This frontier is out of bounds in the winter, as the record deck is in the conservatory. That’s why the old vinyl borderland hasn’t been been visited in a while.
Thanks to Katy Puckrik and her two-part BBC4 documentary I Can Go For That: The Smooth World of Yacht Rock for taking me back to this classic from 1977 (also available in cassette, as it says on the back cover).
First, let’s prod that suspect phrase with a sharp stick, or possibly a stylus needle. Yacht rock – what’s that? Turns out to be a retrospective label slapped impertinently onto the sophisticated melancholy of blue-eyed Seventies R&B. A dismissive tag for Steely Dan, surely, although Puckrik counts herself as a huge fan.
The first programme was great, a breezy reel of a show, with explorations of Steely Dan, the Doobie Brothers (Michael McDonald era – What A Fool Believes), and Hall & Oates (She’s Gone). The second part less so, as the whole concept seemed stretched by then.
Still, those two guys from Toto were a hoot. And that prompts a confession: I had no idea Toto played on Michael Jackson’s Thriller album.
In that first film, Katy Puckrik listed Aja (pronounced Asia) as one of the soundtracks of her youth, marvelling at how pristine and perfect the album seemed.
Finding the old vinyl copy was a treat: this album from 42 years ago (count them and irrigate the eyes) is still thrillingly new and exciting, a mix of melodic rock and jazz that lifts out of those old grooves.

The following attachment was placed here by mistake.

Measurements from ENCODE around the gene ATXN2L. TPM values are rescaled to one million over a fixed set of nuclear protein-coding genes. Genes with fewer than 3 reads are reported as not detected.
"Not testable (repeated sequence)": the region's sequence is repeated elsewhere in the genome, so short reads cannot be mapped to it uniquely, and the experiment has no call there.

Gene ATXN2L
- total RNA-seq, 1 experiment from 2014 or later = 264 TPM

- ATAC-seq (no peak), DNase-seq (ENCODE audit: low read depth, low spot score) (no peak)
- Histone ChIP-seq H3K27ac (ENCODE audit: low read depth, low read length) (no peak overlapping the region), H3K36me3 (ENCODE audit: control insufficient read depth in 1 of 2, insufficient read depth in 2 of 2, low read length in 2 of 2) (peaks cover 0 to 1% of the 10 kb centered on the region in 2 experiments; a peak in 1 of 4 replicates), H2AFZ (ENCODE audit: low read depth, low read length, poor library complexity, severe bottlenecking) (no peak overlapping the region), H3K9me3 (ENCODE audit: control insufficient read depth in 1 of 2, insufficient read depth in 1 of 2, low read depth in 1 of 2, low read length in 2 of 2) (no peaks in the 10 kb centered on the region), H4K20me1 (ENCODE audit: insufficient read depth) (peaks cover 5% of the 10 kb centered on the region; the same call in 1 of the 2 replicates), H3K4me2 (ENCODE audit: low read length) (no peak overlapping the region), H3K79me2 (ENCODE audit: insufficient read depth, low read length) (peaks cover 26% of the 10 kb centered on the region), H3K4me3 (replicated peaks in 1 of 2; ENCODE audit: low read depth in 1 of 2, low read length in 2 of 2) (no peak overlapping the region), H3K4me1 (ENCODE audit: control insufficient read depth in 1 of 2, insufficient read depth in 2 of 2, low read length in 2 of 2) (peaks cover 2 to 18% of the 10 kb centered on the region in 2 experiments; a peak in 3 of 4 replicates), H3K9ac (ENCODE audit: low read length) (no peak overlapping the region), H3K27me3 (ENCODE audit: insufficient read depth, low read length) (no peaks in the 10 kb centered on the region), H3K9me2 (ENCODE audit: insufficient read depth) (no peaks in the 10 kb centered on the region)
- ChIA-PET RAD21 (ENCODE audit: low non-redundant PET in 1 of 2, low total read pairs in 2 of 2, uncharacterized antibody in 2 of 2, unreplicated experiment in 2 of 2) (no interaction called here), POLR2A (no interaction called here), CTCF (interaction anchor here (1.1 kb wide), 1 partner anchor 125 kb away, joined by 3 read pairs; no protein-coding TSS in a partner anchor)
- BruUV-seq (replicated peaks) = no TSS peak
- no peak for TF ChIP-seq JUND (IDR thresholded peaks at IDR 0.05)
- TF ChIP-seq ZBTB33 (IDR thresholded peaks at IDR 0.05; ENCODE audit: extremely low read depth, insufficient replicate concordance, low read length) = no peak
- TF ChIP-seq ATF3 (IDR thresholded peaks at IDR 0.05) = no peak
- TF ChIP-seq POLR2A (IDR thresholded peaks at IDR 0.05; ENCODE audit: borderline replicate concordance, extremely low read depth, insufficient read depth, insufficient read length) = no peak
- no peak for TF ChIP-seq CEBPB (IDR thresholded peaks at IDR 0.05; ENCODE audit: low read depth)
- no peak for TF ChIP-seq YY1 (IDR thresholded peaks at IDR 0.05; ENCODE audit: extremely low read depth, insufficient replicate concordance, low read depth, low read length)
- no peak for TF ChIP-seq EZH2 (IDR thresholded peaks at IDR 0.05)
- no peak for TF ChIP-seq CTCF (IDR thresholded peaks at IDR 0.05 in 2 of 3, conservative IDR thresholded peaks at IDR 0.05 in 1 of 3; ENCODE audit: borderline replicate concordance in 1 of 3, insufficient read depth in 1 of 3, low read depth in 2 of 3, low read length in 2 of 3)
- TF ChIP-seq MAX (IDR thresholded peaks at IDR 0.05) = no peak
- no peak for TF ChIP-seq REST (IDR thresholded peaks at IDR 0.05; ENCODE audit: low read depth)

Steely Dan, basically Walter Becker and Donald Fagen, quit being a band in the full sense in 1974. After that they concentrated on LA studio work, calling on the best rock and jazz session musicians around to perfect their immaculate music.
Not everyone liked that distinctive sound, then or now, some dismissing it as cold and hard. If that’s what you think, take your ears back to this marvel of an album, a thrilling mix of be-bop, swing and rock – truly soulful, even if detractors, then and now again, see this as soulless music.
Fantastic brass playing, crisp and brittle guitar riffs to leave your mouth gaping, surging synths, lush yet edgy arrangements, cool singing, mystifying lyrics (“downer surrealism”, according to Frank Zappa) – oh, Aja has the lot.
All the tracks survive the journey from 1977 (second-year student days at Goldsmiths College for this listener), although two stand out: Peg and Josie. As Rolling Stone wrote at the time, these are “tight, modal tunes with good hooks in the choruses, solid beats with intricate counter-rhythms and brilliantly concise guitar solos”.
Two of the jazz players are Miles Davis alumni, Wayne Shorter and Victor Feldman. Session guitarists include Larry Carlton, with Becker wearing out the fretboards, too.
The full running list is (side 1) Black Crow, Aja, Deacon Blues; (side 2): Peg, Home At Last, I Got The News, Josie.
There isn’t a wasted note, a misplaced breath on any of them. This music may be cool and seriously studied, unmistakably Californian (even though the main men were from New York) – yet even layered with such cleverness, it’s uplifting, immediate and a decade-hopping gem.